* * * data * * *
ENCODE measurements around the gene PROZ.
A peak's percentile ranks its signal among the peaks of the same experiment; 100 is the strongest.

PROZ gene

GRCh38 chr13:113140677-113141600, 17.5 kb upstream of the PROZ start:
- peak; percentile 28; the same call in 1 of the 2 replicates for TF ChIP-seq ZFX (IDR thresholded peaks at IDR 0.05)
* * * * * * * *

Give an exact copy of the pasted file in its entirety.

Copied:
ENCODE measurements around the gene PROZ.
A peak's percentile ranks its signal among the peaks of the same experiment; 100 is the strongest.

PROZ gene

GRCh38 chr13:113140677-113141600, 17.5 kb upstream of the PROZ start:
- peak; percentile 28; the same call in 1 of the 2 replicates for TF ChIP-seq ZFX (IDR thresholded peaks at IDR 0.05)